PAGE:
Apple's 25th developer conference
June 9, 2014
by Mark Ollig

“Write the code. Change the world.”

This was the theme for the 2014 World Wide Developers Conference (WWDC), hosted by Apple.

It’s the 25th year Apple has met with the software developers (programmers) who create the applications (apps) used on Apple’s operating system (OS) computing platforms.

In 1990, 1,300 developers gathered to talk about the Apple computer System 7 OS.

Today, Apple has 9 million registered developers.

More than 1,000 Apple engineers were available to talk with the developers who came from 69 countries.

These app developers came to get an in-depth look at the latest in Apple’s iOS and OS X operating systems.

They use this to create new and improved apps, which will be of benefit to those of us who use devices containing these operating systems.

Last week’s 2014 WWDC included more than 100 conference breakout sessions for app developers and Apple engineers.

The WWDC allowed programmers to check out Apple’s newest software designs and applications.

They also brought their own programming code to review with Apple programmers.

App developers took advantage of the 120 labs available, for working with Apple engineers in improving their software coding techniques.

This year’s keynote address began with a smiling Tim Cook, Apple’s CEO, taking the stage to loud applause from the folks in the capacity-filled Moscone West, in San Francisco.

Cook pointed out the youngest app developer in the audience was 13 years old.

He also noted the current installed base of Apple Mac computers is now 80 million.

Craig Frederighi, Apple’s VP of software engineering, later addressed the audience about the new Mac computer operating system.

It is called OS X 10.10 Yosemite.

Laughter erupted from the audience, when Frederighi jokingly said they almost named the new operating system “OS X WEED.”

Yours truly imagined this could have turned out to be a real “smoking” operating system for Apple.

Some of the features in Yosemite include a new translucent design, providing a distinct visual appearance of depth, and transparency.

Another is its system font, Sans Serif, which is optimized for Retina displays. It’s thinner, rounder, easier on the eyes, and very clean looking.

This version has translucency; meaning, the images, toolbars, content, and the applications in the background, will faintly show up through the desktop wallpaper.

Using Dark mode, a user will see the menu bar change into a translucent, black shade in the background, instead of the brighter white theme normally seen.

The translucent background is a way to keep a computer user focused on their current program application.

The Notification Center will better utilize the calendar, allowing customization for weather and other apps, such as the ESPN ScoreCenter.

An improved Spotlight was featured. A single keystroke launches this search tool.

Spotlight appears in the middle of the screen; you then type what you’re searching for inside the search bar within Spotlight.

Search results come from Bing, Wikipedia, the iTunes Store, Apple Maps, and other sources.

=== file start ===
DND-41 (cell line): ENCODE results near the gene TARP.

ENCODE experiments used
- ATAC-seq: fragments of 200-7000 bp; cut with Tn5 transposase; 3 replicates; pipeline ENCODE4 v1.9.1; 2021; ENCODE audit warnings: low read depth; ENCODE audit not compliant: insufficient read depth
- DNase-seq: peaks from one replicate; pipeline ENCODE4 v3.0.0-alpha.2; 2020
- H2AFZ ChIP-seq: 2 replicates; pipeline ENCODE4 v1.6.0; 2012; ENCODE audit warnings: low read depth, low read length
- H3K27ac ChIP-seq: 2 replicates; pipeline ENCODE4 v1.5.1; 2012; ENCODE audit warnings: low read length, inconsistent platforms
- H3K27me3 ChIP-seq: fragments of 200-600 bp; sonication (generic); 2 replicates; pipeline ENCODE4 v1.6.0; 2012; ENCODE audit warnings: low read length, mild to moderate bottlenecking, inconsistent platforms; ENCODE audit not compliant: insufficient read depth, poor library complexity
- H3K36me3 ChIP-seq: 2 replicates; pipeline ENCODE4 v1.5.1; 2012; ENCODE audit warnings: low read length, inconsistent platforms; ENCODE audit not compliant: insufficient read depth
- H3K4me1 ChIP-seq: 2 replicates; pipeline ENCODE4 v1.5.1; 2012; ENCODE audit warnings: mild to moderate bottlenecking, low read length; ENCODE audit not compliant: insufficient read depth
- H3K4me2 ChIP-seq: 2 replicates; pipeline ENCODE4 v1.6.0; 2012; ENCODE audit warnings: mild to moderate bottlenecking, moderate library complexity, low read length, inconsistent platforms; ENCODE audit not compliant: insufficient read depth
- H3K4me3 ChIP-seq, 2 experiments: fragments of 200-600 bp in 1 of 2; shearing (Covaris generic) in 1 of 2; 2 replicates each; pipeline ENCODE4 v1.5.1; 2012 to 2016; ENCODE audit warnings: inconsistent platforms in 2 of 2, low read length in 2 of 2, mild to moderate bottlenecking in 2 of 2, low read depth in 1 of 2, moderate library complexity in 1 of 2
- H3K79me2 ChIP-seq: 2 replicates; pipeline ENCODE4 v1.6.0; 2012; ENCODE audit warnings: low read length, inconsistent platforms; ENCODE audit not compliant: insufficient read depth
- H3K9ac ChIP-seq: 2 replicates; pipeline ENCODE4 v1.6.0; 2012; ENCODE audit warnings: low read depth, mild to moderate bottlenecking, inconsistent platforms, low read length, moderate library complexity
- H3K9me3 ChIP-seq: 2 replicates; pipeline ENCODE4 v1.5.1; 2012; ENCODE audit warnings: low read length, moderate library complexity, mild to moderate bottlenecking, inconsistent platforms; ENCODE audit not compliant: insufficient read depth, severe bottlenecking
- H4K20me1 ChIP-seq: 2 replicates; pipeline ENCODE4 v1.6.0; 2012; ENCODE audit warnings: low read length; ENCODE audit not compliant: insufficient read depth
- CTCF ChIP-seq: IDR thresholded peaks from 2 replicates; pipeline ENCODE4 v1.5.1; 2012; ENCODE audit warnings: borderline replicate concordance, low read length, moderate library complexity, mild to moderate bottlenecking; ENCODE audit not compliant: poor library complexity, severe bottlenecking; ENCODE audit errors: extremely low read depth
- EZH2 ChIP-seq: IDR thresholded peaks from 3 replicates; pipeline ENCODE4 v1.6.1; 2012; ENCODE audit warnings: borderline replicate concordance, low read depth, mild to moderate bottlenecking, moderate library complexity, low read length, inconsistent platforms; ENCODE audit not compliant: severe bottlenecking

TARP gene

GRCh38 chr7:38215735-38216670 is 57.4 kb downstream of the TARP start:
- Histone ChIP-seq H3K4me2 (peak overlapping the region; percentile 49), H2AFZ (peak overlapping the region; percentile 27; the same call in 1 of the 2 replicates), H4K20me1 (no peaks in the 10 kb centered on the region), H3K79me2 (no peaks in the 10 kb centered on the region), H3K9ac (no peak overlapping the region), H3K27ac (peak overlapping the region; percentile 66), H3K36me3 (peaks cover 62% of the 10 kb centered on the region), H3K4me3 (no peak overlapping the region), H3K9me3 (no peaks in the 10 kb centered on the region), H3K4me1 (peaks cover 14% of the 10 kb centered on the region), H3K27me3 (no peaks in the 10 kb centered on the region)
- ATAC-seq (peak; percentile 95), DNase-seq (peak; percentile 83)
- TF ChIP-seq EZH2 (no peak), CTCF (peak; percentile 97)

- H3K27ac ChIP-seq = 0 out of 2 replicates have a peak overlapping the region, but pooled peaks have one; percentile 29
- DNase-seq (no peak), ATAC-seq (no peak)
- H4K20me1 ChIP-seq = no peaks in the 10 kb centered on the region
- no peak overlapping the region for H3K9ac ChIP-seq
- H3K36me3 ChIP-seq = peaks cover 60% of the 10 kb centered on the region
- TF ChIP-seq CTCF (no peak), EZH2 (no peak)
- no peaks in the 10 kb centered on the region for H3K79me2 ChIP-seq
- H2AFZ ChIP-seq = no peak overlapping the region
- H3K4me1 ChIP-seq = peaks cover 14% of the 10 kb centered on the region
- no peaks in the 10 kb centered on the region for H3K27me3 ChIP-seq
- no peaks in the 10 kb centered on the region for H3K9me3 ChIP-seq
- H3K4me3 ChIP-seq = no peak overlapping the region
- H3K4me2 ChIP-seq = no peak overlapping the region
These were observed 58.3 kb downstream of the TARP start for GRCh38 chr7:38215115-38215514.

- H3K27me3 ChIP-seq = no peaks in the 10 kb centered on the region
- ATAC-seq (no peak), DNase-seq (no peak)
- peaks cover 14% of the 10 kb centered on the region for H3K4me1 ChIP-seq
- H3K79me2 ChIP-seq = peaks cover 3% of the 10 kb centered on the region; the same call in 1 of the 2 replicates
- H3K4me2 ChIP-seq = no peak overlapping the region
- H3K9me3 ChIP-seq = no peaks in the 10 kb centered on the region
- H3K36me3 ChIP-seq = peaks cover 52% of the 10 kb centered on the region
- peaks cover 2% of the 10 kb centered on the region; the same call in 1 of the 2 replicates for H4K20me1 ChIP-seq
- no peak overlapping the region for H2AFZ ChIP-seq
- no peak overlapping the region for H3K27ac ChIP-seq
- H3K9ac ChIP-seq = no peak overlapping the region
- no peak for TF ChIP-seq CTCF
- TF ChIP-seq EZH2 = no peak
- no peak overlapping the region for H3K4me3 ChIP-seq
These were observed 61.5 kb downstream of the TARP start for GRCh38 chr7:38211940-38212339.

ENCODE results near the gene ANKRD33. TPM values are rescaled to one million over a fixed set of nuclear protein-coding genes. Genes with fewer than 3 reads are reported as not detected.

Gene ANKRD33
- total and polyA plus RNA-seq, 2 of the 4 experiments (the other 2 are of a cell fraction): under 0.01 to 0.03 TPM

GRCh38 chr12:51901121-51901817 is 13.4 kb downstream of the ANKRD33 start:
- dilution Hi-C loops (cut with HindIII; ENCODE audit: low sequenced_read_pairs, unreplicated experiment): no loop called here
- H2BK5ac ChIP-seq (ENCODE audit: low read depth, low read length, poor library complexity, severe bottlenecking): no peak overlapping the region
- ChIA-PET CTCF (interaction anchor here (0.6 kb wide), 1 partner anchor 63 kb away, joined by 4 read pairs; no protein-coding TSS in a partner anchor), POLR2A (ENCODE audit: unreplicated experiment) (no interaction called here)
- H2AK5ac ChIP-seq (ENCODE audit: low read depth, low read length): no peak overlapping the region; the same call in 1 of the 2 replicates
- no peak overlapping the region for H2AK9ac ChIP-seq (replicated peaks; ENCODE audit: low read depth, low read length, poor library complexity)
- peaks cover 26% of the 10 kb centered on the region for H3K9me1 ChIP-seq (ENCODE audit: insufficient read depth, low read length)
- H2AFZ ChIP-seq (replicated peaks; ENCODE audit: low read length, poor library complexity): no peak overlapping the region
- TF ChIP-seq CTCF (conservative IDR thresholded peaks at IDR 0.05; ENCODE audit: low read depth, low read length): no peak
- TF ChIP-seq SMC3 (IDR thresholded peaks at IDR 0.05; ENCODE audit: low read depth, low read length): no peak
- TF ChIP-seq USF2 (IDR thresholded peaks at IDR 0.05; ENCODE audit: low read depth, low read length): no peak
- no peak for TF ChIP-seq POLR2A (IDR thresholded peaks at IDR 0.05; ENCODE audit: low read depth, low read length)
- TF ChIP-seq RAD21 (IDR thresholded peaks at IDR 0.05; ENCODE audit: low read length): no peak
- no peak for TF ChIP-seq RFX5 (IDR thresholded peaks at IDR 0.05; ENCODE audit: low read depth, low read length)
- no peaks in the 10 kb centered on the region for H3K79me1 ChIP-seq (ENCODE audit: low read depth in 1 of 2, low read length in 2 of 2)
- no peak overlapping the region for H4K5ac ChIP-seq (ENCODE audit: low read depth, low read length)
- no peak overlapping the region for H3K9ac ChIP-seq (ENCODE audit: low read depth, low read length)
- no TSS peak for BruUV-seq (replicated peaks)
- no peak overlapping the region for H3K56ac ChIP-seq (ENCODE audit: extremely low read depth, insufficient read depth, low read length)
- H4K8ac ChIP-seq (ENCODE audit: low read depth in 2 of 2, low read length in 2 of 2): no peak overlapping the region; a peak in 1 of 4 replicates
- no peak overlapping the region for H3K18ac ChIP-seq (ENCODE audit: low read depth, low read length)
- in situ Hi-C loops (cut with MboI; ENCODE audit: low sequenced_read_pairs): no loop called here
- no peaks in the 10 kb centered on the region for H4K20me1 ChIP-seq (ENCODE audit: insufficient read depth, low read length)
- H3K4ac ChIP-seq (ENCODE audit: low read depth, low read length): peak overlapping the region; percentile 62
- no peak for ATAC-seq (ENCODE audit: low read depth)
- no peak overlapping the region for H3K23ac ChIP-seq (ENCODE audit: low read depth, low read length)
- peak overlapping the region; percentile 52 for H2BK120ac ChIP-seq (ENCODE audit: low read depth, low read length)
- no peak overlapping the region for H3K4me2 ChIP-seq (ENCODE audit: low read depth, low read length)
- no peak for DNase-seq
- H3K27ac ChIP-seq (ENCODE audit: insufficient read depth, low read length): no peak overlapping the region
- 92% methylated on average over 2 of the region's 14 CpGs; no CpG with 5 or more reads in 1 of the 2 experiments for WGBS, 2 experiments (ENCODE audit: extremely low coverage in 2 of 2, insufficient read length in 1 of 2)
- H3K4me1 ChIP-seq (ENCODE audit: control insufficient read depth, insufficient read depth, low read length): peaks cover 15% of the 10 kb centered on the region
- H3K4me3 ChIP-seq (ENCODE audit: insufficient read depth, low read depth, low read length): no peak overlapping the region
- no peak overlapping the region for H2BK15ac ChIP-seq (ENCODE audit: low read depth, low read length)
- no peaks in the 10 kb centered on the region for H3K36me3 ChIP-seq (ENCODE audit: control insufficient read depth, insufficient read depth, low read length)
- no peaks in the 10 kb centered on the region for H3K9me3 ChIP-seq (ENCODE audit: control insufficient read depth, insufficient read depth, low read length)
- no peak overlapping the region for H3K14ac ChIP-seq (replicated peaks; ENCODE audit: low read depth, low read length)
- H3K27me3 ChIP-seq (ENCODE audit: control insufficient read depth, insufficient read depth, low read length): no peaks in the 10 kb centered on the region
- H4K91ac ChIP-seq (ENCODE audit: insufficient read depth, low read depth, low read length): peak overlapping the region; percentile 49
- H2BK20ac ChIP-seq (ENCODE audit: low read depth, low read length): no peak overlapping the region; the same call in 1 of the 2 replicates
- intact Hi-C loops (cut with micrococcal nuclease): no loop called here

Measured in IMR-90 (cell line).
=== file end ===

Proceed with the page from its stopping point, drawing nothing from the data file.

AirDrop works between the mobile iOS and desktop OS X computers using Continuity, which is a proximity awareness technology.

Features of this technology include a user wirelessly transferring documents, and phone information between an iPhone and Mac.

It allows the iPhone caller ID information to be seen on your Mac. You will be able to answer a phone call ringing on the iPhone from your Mac computer.

The Mac could also be used as a speaker phone.

A new user cloud-based storage medium, iCloud Drive, works with Apple’s iCloud.

The iCloud Drive is integrated into Finder, allowing a Mac user to browse through and add or remove files as if they were on the Mac’s physical hard drive.

The iCloud Drive will even be available to users of the Microsoft Windows OS platform.

Apple’s new Mac Yosemite OS has improved integration with their mobile devices using iOS, making for a more seamless use of applications between the two.

Yosemite will become available to Mac users this fall at no cost – it was available to the app developers last Tuesday.

Frederighi also presented Apple’s new iOS 8 for its smart mobile devices.

Here is the list of the Apple mobile smart devices iOS 8 can be used on when it becomes available this fall:

• iPhone 4s

• iPhone 5

• iPhone 5c

• iPhone 5s

• iPod touch 5th generation

• iPad 2

• iPad with Retina display

• iPad Air

• iPad mini

• iPad mini with Retina display

The HomeKit app, installed on an iPhone, uses Siri to control the connected smart devices within a home.

There’s also a Healthkit app, which partners with the Mayo Clinic.

This app monitors a person’s vital statistics as collected by third-party wellness apps.

The information Healthkit collects can be forwarded to your healthcare provider; if you choose to do so.

Healthkit also comes with the Health app, which includes a virtual dashboard where you can monitor all of your own pre-defined health metrics; and obtain informative feedback.

The iOS keyboard texting app was also overhauled using QuickType; a predictive typing suggestion feature.

QuickType is personalized. It learns “how” you type; suggesting words while you are texting.

Apple continues its journey of slowly transitioning itself from the Steve Jobs era.

For more, visit https://developer.apple.com/wwdc.

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